Big Blue’s email blues signals terminal decline – unless he learns to migrate himself • The Register
Column The entertainment for a pre-COVID fun night was finding a pub near the IT headquarters of a large company, looking for haunted and desperate-eyed customers, and kindly asking them how “the migration” was going. It didn’t matter which company or which migration. They are tough. They are wrong.
All migratory miseries are not equal. Imagine you are a global IT brand, trader back in the days when you were the undisputed heavyweight champion of the world, selling services and systems to other businesses based on your undisputed competence. Also imagine that your internal messaging system was so badly damaged that your employees could no longer shut up and went public with frustration and desperation. Imagine you are IBM.
IBM’s internal email failure is of Shakespearean richness. Tragedy, comedy, sharp emphasis, the decline of a big house, even greater disaster foreshadowed. We don’t know the details, as the company simply acknowledged the issues without commenting on the nature, scale, or prognosis. We don’t know, but the spilled beans form a pattern.
In 2017, IBM transferred the messaging systems it owned – Notes and Verse, which looks like a column in a 1950s literary magazine – to Indian company HCL.
IBM has used these products itself, as you are supposed to if you are a global IT company selling email. But after a while, he became uncomfortable with all of his corporate emails living away from home. IBM therefore decided to build its own infrastructure, to regain control. And at the time of migration, the 18-month-old project failed. Oops.
What went wrong
So many questions. Let’s start by explaining why IBM, the premier business services company, sold its business messaging offering. It was undoubtedly thought that the billion-and-change deal would offset the $ 30 billion + RedHat deal from the same era – but that’s not it.
IBM wants growth, and corporate email – especially a stagnant dinosaur like Notes – grows about as fast as Brian Eno’s hair. Whip it up, cut back on support expenses, add the sale price to the bottom line and investors love you. However, when the thing you get rid of is a staple of your business, the fun can get overwhelming.
Why did IBM take so long to build a local infrastructure for its messaging? It’s harder to explain, except through the magic of mismanagement.
It may be that a simple plan has become out of reach, with the “opportunity” to add enterprise Outlook services to a single managed messaging backend.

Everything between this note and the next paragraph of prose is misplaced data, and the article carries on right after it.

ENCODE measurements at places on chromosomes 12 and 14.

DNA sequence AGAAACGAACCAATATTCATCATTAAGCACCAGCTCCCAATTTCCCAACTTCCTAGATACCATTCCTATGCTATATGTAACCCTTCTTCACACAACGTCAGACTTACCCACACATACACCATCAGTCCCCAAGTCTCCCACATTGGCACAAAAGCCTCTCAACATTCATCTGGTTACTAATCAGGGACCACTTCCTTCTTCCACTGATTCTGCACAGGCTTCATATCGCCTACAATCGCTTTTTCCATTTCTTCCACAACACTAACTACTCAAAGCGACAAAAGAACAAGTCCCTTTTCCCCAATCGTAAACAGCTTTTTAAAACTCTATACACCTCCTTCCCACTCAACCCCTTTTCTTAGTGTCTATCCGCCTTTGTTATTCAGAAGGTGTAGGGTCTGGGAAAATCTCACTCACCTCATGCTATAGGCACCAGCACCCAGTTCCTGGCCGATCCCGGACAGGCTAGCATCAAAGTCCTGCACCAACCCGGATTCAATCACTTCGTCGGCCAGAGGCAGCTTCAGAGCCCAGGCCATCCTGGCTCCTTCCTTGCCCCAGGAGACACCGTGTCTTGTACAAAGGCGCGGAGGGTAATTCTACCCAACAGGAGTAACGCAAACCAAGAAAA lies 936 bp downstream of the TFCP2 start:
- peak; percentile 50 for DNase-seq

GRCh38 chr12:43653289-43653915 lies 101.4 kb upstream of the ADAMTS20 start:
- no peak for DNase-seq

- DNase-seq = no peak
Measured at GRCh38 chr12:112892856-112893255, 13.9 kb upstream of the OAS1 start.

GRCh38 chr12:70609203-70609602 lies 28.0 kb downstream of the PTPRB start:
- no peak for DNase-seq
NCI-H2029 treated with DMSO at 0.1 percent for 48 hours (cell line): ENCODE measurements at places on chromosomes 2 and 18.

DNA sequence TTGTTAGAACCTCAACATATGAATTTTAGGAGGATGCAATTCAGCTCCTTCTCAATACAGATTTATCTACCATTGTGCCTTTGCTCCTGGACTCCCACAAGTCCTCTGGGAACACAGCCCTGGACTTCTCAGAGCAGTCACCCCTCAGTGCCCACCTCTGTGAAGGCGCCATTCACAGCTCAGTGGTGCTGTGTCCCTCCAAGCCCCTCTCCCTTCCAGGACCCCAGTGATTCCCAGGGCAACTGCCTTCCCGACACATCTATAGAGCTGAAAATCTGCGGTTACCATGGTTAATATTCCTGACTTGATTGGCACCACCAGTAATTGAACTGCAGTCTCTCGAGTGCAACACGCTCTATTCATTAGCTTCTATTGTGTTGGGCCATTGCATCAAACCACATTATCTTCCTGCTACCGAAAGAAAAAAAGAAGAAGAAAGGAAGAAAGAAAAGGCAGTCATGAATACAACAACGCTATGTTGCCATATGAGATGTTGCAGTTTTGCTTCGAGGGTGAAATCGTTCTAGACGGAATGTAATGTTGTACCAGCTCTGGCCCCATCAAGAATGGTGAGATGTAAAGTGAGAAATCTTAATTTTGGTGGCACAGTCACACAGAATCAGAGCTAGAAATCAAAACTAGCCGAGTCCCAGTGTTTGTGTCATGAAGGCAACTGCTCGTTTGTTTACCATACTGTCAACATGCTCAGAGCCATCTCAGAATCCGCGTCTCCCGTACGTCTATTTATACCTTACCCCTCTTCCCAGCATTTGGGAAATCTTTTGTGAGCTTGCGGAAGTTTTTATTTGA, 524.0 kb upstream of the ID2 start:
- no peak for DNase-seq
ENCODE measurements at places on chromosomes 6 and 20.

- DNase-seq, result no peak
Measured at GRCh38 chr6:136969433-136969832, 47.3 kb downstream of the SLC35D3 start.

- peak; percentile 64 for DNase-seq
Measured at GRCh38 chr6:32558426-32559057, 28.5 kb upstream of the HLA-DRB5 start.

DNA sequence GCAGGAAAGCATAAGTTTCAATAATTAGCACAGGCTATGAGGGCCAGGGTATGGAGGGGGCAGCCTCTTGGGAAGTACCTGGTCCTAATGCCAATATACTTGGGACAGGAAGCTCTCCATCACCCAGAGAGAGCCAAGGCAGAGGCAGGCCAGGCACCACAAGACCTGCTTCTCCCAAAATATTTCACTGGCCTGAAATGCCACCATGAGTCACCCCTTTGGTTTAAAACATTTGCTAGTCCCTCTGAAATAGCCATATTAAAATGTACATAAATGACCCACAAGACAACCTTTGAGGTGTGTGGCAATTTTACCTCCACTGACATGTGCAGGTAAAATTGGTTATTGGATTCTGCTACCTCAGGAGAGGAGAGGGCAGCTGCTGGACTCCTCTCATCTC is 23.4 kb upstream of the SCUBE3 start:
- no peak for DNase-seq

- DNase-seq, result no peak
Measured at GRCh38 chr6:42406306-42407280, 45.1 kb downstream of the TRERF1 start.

The complexity of the task may have escaped the architects, or an initial plan may prove impossible when a key element simply would not work in the new environment. Either option means many restarts and extension of the project. It could also be underfunding, corporate policy or simply incompetence. All of the above have cast migrations.
There are two other factors that could have sunk this one. The first one? Migrations that occur due to the sale of business units have the most difficult timelines for moving items that now belong to one party out of infrastructure owned by another. Security and compliance are nightmares.
The second factor is that IBM is IBM. If a bank decides to migrate a huge on-premises farm to the cloud, it can choose between vendors. If IBM chose AWS or Google or Azure, what would that say about its own cloud? Not an option. So you don’t always have the option of choosing the best tools for the job – often you can’t choose at all. If IBM Cloud was the best for this, then that wouldn’t be a problem. Raise up your hand if you think it is.
Could you take your eyes off Wall St for a second?
All of these potential issues that we have speculated on are just symptoms. Everything could be planned and planned, integrated into the decision-making process. IBM used to be good at foresight, planning and decision making. The reason IBM became an IT juggernaut in the last century was due to a combination of factors that depended on it: a ruthless understanding and manipulation of its customers, a corporate culture bordering on militarism, and a fierce focus. on engineering for specific purposes. It was unbeatable for a while. It took revolutions in basic silicon and software tools to reverse.
Unsure in a world where it no longer sets the rules, IBM has swapped the emphasis on technological engineering for financial refinement. It was – it is – a big, wealthy company, so by wiping out its assets and outsourcing its expertise, it could still find a way to achieve goals that rewarded investors at the expense of organic market growth.
Buy company after company as a “strategy” you can sell to keep the streets happy. Internal emphasis on engineering excellence? What does this have to do with global markets?
It works a bit, then your pants fall off. No one worries about finding reliable hardware these days – they worry about running complex projects in a complex data ecosystem serving the needs of modern businesses. Excellence in engineering can make this possible. Nothing else can. It is a different kind of engineering from that which forged mainframe computers from the technology of the 1970s, but it follows the same principles of analysis, knowledge, imagination and discipline.
IBM can no longer claim excellence here. He apparently missed a process that is the minimum viable product to sell to big business. Her self-evisceration of basic skills is such that she can apparently no longer even support herself for the most basic and established computing functions. And that’s not a good selling point.
IBM has one chance of salvation: to go back to engineering. It must analyze its own systemic problems, plan a path of reform with imagination and pragmatism, and execute with discipline. And you have to see it to do it, or the Cloud Dogs will tear it apart just like the Clone Dogs have ripped off its desks. But this time, there will be nowhere to go. ®